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The ASBMB’s director of public affairs, Ben Corb, provides a statement on behalf of the ASBMB regarding the passing of the 21st Century Cures Act in the U.S. House and Senate.
On Nov. 29, the ASBMB held a congressional briefing regarding the impact of a continuing resolution on biomedical research. The ASBMB’s science policy fellow, Andrew Stothert, provides highlights from the briefing.
The 21st Century Cures Act now moves on to the Oval Office for signing into law by President Obama. Obama hailed the bill’s passage and has vowed to sign it into law Dec. 13. This bill will provide $4.8 billion to the National Institutes of Health over the next decade to be used for the cancer moonshot, BRAIN initiative, and Precision Medicine Initiative. Despite overwhelming bipartisan congressional support, and this being the largest piece of healthcare legislation passed in Congress since The Affordable Care Act in 2010, there are still many critics. Specifically, many in the scientific community are concerned with the bill reducing FDA regulations allowing expedited approval paths for new drugs and medical devices.
This week, the House Appropriations Committee proposed extending the current continuing budget resolution until April 28, preventing a government shutdown. This would mean that federally funded agencies, including the Department of Health and Human Services, National Institutes of Health, and National Science Foundation, would continue to function at their fiscal 2016 levels for the foreseeable future. This news could have major implications for the biomedical research community, as the NIH will be operating with a budget that won’t allow the implementation of new programs without additional appropriations from Congress. Moreover, with the incoming Trump administration, many in the scientific community fear that a yearlong continuing resolution is likely. Some Democrats, however, are threatening a government shutdown if certain funding measures are not met in the proposed continuing resolution.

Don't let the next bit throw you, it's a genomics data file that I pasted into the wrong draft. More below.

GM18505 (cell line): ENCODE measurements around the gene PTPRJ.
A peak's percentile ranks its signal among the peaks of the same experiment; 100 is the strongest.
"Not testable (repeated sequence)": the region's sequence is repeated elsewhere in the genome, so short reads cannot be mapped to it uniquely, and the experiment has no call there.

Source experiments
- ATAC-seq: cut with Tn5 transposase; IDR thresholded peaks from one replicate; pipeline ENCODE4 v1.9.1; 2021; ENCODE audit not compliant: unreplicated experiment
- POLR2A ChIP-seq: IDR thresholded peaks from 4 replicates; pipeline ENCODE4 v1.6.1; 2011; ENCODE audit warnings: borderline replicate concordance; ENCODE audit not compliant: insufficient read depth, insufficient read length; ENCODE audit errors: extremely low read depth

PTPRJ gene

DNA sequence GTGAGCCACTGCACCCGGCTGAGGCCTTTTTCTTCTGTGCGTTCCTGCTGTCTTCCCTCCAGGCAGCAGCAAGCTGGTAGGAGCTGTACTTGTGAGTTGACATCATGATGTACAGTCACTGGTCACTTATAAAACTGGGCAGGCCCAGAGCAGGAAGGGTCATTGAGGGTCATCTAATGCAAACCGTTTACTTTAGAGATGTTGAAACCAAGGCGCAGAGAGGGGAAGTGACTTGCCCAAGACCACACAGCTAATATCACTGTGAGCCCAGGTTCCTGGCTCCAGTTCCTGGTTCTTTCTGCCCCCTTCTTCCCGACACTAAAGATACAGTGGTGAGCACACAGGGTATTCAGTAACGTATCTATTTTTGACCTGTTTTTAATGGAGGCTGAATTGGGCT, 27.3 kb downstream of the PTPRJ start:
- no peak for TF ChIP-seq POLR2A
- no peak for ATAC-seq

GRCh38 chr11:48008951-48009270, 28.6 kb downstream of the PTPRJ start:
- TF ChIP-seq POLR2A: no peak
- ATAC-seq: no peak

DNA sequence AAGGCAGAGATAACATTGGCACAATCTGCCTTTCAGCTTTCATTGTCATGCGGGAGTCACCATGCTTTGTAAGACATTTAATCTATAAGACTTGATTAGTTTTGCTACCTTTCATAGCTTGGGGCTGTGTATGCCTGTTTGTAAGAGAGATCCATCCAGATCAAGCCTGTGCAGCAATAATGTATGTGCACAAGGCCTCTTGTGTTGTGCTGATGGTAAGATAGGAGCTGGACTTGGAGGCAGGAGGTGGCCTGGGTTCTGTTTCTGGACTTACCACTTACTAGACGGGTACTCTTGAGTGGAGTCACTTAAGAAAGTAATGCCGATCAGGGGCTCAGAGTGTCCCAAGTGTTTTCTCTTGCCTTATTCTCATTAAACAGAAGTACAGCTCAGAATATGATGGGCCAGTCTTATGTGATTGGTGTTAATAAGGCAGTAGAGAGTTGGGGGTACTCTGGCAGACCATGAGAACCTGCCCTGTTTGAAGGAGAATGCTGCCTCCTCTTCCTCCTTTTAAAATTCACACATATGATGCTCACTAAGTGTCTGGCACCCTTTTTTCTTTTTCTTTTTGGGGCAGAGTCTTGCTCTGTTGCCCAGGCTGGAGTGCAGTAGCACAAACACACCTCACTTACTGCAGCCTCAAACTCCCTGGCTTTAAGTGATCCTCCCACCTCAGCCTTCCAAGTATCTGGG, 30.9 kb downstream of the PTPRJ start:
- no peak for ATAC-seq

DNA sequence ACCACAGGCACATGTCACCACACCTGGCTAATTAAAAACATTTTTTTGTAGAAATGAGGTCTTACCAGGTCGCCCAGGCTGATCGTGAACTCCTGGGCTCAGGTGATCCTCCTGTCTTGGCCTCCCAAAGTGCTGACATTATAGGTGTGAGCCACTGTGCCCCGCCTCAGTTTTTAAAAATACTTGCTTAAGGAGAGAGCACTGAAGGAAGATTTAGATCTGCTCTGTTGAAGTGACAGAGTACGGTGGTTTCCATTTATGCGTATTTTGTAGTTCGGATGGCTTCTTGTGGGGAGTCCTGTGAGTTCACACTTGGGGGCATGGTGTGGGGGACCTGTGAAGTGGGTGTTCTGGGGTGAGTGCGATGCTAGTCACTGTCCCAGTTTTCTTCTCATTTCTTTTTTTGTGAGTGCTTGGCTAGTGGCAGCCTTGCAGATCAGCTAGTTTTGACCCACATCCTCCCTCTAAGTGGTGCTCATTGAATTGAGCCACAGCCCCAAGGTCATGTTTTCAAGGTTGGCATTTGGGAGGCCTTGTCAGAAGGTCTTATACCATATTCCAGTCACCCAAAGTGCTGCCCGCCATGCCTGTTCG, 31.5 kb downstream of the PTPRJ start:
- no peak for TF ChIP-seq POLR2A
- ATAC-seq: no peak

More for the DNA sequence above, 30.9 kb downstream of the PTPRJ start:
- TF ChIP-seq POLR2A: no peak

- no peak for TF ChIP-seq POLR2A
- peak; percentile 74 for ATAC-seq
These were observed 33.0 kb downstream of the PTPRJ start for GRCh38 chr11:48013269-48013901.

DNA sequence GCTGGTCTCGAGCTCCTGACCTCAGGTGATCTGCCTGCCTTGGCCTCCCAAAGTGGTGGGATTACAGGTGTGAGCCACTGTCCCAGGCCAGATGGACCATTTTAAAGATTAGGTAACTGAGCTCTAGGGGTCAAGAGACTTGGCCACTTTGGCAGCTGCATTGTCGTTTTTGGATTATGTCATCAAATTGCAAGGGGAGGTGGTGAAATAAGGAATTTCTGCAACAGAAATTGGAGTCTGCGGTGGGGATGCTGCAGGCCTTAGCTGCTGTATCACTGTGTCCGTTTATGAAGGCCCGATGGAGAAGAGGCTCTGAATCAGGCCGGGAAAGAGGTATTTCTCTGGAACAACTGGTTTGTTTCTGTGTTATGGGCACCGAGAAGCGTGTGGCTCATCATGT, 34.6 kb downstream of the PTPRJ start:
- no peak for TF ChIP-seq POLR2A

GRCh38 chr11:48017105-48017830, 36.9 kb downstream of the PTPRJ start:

Democrats push government towards shutdown (Politico)
Living in the age of social media, the last election cycle brought to light the divisiveness that has always existed in this country. This divisiveness has since spilled over into the scientific community, where everyone has a strong opinion, and disagreements are fodder for Facebook or Twitter tirades. While it is evident than many in the scientific community are less than thrilled with the incoming Trump administration, in order for science to continue progressing and be trusted as objective, scientists need to focus less on politics and more on their research, argues Julie Kelly of the National Review.
Scientists should stop mixing their work with politics (National Review)
President-elect Donald Trump has called for major investments in public infrastructure. These proposed investments range from our electrical grid to our economy. However, in terms of the nation’s long-term competitiveness and health, we must rebuild the eroding financial commitment to fundamental science, argues L. Rafael Reif of The Wall Street Journal. Dwindling financial support for the sciences delays economic and technological growth of our nation. As we are in the “golden-age” of innovation, and there are more scientists and engineers than ever before, the lack of translation to improving the everyday American standard of living threatens to stymie productivity, says Greg Ip of The Wall Street Journal.
The dividends of funding basic science (The Wall Street Journal) *Subscription Required*
The economy’s hidden problem: we’re out of big ideas (The Wall Street Journal) * Subscription Required*